“Long ago God spoke to our ancestors in many and various ways by the prophets, but in these last days he has spoken to us by a Son…” —Hebrews 1:1-2
It’s remarkable that God’s daring plan to free the human race from sin—bringing His light, life and forgiveness—was not dependent upon a mighty show of force or intellectual prowess. Instead, it was embodied in the frame of a vulnerable infant and entrusted to the care and goodwill of a pregnant teenager, a small-town carpenter, a ragtag group of shepherds, and foreigners from a distant land. The Advent season is a good reminder that God can use anyone—even us—to fulfill His purposes in the world.
American author Madeline L’Engle, in her poem “The Risk of Birth,” says this about the unlikely arrival of Jesus into the world:
“When is the time for love to be born? The inn is full on the planet earth, And by a comet the sky is torn—Yet Love still takes the risk of birth.”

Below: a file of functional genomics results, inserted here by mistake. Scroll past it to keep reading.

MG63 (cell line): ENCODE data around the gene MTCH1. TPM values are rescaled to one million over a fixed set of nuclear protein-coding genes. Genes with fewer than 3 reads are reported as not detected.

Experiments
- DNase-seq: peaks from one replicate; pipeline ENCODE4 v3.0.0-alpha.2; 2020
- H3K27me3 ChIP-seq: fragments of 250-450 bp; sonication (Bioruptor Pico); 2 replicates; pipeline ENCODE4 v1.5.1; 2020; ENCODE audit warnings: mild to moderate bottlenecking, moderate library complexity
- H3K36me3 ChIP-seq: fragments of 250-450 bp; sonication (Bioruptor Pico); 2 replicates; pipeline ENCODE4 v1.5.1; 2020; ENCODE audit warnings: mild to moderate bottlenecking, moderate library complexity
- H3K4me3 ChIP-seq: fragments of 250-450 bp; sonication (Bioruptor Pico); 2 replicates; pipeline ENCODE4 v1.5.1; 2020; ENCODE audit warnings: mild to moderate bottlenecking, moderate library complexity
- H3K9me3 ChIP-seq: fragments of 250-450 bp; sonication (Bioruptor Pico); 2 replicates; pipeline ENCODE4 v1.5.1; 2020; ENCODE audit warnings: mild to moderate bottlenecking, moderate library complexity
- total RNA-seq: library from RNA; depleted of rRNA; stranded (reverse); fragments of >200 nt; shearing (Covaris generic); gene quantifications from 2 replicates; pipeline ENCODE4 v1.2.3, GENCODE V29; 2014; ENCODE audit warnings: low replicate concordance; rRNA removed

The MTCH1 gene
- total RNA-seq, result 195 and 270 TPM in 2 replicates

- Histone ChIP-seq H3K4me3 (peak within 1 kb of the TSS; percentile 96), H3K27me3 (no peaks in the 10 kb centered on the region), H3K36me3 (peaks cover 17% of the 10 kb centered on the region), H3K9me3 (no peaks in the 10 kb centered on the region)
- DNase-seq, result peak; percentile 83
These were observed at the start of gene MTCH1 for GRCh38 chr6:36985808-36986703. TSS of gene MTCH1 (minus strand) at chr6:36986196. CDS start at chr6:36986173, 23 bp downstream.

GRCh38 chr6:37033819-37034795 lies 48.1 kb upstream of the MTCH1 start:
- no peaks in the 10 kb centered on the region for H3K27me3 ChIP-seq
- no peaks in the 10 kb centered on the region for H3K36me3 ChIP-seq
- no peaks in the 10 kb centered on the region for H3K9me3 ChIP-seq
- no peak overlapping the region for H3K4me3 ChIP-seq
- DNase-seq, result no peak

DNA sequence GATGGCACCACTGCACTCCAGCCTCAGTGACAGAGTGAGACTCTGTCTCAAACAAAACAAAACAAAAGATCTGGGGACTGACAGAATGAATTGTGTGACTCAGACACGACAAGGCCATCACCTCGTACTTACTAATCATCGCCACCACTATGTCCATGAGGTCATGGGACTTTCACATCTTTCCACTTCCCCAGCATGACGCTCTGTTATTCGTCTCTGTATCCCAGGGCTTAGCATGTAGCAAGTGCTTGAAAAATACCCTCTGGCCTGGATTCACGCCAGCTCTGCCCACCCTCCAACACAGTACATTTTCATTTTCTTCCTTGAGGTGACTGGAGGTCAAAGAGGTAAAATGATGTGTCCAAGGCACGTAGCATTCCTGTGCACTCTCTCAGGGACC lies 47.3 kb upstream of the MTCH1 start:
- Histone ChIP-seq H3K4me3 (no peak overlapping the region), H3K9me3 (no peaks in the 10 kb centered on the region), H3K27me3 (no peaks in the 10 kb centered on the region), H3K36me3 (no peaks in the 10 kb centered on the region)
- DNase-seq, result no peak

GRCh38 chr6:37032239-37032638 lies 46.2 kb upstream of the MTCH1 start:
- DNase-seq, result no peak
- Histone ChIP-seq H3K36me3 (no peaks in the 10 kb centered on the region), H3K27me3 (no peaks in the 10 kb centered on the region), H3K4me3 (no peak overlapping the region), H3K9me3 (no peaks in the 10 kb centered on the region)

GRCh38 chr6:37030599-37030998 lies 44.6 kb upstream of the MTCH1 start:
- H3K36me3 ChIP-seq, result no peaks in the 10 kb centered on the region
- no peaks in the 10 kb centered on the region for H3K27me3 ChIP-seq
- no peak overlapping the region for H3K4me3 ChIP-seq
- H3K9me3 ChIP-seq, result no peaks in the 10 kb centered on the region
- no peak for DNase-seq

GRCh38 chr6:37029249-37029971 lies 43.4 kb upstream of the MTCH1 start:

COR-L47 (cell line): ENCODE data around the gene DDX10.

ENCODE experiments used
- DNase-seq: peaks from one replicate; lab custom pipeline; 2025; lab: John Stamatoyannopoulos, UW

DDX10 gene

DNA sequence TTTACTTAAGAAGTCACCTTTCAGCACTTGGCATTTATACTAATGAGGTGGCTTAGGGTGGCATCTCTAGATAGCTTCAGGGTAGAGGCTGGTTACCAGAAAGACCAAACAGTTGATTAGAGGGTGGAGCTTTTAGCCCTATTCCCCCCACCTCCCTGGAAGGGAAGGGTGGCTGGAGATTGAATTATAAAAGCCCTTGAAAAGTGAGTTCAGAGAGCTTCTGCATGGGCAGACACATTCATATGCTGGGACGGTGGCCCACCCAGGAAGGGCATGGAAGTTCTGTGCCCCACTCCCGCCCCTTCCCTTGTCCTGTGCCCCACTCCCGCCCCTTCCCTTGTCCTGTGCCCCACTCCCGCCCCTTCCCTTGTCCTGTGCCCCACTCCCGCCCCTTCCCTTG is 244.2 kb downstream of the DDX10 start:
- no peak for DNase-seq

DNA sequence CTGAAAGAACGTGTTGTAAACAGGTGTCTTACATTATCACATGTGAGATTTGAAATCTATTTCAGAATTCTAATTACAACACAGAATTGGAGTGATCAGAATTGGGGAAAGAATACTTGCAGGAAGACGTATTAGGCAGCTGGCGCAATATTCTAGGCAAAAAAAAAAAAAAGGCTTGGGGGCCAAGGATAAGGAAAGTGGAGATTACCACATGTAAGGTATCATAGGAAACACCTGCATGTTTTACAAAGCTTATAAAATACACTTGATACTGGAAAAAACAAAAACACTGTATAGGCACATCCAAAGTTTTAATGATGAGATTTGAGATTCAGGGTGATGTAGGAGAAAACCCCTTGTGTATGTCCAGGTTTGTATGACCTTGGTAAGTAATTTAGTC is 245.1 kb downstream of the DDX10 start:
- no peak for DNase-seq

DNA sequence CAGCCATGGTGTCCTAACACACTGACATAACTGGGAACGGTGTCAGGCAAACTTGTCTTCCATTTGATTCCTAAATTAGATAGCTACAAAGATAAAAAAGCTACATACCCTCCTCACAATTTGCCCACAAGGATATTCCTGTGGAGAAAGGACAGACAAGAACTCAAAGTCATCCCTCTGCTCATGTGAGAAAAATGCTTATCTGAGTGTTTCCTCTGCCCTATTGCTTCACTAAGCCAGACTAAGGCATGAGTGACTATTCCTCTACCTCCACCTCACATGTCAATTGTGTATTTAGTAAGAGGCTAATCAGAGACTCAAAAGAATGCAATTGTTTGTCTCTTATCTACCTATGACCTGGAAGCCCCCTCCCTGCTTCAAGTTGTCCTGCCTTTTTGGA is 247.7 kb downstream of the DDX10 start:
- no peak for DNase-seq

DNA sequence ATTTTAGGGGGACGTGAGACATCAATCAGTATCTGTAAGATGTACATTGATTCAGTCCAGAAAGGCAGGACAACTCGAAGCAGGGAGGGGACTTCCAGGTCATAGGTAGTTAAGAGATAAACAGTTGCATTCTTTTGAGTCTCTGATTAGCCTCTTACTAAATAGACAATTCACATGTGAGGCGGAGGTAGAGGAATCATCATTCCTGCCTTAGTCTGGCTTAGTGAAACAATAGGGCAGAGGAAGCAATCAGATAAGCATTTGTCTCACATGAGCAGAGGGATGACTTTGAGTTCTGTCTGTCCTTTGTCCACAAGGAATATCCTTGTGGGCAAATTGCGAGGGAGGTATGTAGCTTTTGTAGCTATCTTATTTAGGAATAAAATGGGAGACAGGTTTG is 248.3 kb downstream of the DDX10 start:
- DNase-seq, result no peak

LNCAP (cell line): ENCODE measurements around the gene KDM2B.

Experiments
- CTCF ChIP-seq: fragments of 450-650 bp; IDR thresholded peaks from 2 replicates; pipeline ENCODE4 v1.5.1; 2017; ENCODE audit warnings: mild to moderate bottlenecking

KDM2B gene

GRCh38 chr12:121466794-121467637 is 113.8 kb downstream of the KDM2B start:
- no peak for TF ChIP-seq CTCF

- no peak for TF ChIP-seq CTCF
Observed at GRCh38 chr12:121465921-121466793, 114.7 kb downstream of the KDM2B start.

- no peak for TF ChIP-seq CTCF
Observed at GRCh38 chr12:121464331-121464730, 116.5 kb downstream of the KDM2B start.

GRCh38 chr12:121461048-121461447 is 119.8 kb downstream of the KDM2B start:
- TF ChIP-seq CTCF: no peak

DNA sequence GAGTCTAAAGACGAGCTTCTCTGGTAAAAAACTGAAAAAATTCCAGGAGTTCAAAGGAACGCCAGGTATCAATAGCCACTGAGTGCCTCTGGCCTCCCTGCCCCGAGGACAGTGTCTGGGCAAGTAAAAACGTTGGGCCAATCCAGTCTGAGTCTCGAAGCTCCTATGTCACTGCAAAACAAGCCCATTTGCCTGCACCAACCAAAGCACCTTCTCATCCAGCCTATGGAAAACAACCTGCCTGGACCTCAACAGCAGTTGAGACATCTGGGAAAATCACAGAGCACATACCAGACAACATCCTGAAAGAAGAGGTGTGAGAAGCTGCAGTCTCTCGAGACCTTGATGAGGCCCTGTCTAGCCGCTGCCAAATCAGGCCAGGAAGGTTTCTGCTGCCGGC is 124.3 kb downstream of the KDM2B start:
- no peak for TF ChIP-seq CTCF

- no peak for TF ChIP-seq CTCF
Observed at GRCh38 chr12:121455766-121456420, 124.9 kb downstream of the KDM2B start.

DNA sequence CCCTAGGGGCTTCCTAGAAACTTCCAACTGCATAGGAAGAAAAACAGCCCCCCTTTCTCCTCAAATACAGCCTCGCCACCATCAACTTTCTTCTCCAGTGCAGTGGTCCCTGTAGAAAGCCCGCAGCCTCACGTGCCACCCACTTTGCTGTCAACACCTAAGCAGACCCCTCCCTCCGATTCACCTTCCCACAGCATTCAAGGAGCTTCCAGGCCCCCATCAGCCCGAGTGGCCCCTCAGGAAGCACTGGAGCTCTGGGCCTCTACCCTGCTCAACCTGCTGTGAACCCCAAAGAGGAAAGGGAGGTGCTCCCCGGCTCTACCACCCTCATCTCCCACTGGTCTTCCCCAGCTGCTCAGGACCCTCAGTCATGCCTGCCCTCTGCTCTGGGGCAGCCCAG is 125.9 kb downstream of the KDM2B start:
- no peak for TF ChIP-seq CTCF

The night of Christ’s birth, long ago in Bethlehem, was likely not posed, pretty or idyllic. Mary was probably exhausted and uncomfortable after labor and delivery, especially in an unfamiliar place far from home. Joseph might have kept himself busy attending to Mary’s needs, checking on Jesus or shooing away curious goats and sheep. Add to that scene a group of shepherds, wide-eyed and maybe even still a bit scared out of their wits after having been recently visited by a host of angels.
Nothing about this scene was pristine, ordered, clean or regal. Silent night? Not likely. And yet, everything was perfect. The place God chose to become human was in the midst of chaos and imperfection, surrounded by a cadre of imperfect and flawed people.
As we turn our attention to the Nativity scene this second week of Advent, think about the unlikely characters God has used to impact your life. What was it about them that encouraged your faith? In what areas of life do you feel inadequate or lowly? How might God use you—in spite of or because of your frailty—to participate with Him in His redemptive work in the world?